Most of us will use a tissue to blow our noses when we get all bunged up – or at least I hope you do – but what if you live in the remote rocky mountains of Brazil and don't have one to hand? Well, perhaps you could take a leaf out of the bearded capuchin's book and pick your nose with a stick. And if you really wanted, you could copy them further and then eat your boogers. Delicious.
While observing these monkeys in the Serra da Capivara National Park, researchers from Oxford University saw an adult female, Acácia, do something they’ve never seen before. Slowly but purposefully, she poked a stick up her nose, then pulled it out and licked it. This nose-picking behavior is one of the only known examples of a female bearded capuchin using a stick as a tool. Not only this, but she also took another twig and used it as a tooth pick. The study is published in the journal Primates.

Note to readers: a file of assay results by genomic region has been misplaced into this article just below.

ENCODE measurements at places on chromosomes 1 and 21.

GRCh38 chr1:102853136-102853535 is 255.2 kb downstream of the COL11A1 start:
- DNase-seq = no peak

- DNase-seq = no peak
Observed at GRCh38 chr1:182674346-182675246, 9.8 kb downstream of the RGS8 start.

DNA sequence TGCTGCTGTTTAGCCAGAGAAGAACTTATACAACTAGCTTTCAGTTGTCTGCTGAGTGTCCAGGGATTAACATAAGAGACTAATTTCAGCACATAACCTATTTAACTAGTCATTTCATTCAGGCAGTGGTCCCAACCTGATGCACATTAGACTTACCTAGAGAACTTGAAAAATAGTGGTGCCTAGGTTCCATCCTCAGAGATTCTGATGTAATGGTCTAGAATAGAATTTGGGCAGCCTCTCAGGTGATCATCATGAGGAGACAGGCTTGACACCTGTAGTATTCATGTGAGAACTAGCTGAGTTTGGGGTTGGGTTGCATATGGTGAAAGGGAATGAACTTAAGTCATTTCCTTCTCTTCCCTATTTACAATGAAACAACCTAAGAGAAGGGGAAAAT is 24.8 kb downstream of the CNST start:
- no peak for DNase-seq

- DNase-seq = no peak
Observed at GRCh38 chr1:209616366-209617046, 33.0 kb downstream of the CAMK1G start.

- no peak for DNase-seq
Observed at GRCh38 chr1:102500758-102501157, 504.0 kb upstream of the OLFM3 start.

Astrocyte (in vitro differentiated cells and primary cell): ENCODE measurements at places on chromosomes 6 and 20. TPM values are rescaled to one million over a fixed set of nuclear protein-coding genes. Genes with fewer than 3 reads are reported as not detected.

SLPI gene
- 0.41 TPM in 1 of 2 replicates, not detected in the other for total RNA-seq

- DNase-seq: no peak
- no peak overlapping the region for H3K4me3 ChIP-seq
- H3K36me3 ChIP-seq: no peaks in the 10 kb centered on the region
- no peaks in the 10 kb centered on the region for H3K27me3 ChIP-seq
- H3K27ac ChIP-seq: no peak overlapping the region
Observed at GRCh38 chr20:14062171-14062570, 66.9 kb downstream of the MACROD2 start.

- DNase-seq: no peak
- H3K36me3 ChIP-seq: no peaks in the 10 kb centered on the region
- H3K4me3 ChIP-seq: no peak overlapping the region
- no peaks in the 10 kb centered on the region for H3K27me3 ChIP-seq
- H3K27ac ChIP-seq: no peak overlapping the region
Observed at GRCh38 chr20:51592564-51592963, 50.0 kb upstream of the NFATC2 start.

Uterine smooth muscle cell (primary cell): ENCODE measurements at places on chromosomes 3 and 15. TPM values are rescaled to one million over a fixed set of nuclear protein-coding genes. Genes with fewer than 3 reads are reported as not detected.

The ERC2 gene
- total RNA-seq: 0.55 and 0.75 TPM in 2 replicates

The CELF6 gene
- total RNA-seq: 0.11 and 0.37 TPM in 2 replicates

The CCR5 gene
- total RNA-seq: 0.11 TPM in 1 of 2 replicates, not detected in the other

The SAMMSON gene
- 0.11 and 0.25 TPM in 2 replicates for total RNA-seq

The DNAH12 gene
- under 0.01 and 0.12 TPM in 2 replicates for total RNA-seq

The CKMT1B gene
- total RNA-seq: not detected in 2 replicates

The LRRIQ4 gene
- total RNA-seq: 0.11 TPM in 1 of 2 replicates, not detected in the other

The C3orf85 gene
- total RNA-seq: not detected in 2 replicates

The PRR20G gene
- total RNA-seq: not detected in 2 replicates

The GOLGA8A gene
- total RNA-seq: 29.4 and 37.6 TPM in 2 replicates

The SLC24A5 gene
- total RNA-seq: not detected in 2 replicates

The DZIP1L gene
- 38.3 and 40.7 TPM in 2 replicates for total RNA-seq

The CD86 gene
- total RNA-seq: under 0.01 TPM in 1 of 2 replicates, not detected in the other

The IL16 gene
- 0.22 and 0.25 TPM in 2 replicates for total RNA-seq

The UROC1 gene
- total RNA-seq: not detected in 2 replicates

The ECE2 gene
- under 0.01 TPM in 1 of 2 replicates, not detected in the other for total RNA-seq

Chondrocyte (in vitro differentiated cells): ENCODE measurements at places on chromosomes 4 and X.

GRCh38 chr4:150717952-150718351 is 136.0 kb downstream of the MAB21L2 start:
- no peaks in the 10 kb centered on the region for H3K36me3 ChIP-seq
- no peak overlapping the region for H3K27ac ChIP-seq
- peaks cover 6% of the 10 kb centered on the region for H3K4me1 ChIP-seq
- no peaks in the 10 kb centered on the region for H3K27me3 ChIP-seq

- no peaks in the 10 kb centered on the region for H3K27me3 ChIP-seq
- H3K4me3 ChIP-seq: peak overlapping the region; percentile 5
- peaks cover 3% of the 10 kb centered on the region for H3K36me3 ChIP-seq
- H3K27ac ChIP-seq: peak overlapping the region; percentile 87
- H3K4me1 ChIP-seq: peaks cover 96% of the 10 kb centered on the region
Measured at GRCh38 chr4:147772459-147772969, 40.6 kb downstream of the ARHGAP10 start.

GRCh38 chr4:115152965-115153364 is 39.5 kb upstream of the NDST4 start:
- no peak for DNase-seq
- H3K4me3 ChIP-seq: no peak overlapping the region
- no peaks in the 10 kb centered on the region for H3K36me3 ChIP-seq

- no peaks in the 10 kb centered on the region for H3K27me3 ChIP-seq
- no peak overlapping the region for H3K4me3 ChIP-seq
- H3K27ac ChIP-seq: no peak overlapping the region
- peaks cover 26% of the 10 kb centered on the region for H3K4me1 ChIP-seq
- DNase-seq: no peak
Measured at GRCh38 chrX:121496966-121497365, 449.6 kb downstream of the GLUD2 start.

These clever little monkeys are well known for using tools, often carrying rocks from one location to another so that they can smash nuts and seeds open to get at the tasty insides. But the use of sticks is, for some unknown reason, gender biased. Even though the primates have been watched for the past ten years, the vast majority of stick tool use has only ever been seen in the males. They use them for extracting honey, dislodging lizards from rock crevices and probing holes for insects, all foods that females also eat, so why they don’t use sticks to get at them like the males remains a bit of a mystery.
In fact, according to the researchers, “the only prior instance of an adult female using a stick tool was when one capuchin used a stick to poke the individual she was grooming.” But now, nose- and tooth-picking can both be added to that prestigious list. Why, however, is difficult to understand. The only other well-documented example of a primate picking its nose with a stick is from a male chimp in Tanzania with flu-like symptoms. Although Acácia sneezed and then rubbed her nose with both hands following the nasal prod, she didn’t otherwise seem ill.
It is therefore more likely that she simply had something stuck up her nose that she couldn't dislodge, the researchers suggest. And the same goes for picking her teeth, though they note that she was very particular about what twig she used for them, making sure it wasn't as bendy as the one that she used for her nose. Watch the video below of Acácia in action: